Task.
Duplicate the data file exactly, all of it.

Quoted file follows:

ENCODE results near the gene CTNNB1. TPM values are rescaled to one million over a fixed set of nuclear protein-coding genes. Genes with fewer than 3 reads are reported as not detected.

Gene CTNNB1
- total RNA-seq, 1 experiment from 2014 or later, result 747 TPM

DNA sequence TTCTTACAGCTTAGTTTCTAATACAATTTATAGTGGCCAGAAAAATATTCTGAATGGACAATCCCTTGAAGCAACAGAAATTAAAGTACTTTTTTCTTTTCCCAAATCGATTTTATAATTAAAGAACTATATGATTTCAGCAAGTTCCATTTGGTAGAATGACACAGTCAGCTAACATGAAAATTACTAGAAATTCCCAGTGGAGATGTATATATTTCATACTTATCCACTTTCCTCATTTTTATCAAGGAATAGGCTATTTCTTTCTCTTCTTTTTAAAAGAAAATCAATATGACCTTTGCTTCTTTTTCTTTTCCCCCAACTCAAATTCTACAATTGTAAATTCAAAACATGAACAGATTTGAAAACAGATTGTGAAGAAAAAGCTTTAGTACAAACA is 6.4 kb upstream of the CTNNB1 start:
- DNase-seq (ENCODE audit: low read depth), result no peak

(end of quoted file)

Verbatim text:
ENCODE results near the gene CTNNB1. TPM values are rescaled to one million over a fixed set of nuclear protein-coding genes. Genes with fewer than 3 reads are reported as not detected.

Gene CTNNB1
- total RNA-seq, 1 experiment from 2014 or later, result 747 TPM

DNA sequence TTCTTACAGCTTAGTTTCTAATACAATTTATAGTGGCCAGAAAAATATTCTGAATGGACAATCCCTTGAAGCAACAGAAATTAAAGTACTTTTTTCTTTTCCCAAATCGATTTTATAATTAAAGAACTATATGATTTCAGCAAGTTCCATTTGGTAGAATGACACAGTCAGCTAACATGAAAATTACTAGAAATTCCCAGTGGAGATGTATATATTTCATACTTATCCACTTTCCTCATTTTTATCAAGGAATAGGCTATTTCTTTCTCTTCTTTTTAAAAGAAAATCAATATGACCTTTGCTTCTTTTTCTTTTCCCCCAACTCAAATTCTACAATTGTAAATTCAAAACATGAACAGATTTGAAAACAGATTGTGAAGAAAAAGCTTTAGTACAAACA is 6.4 kb upstream of the CTNNB1 start:
- DNase-seq (ENCODE audit: low read depth), result no peak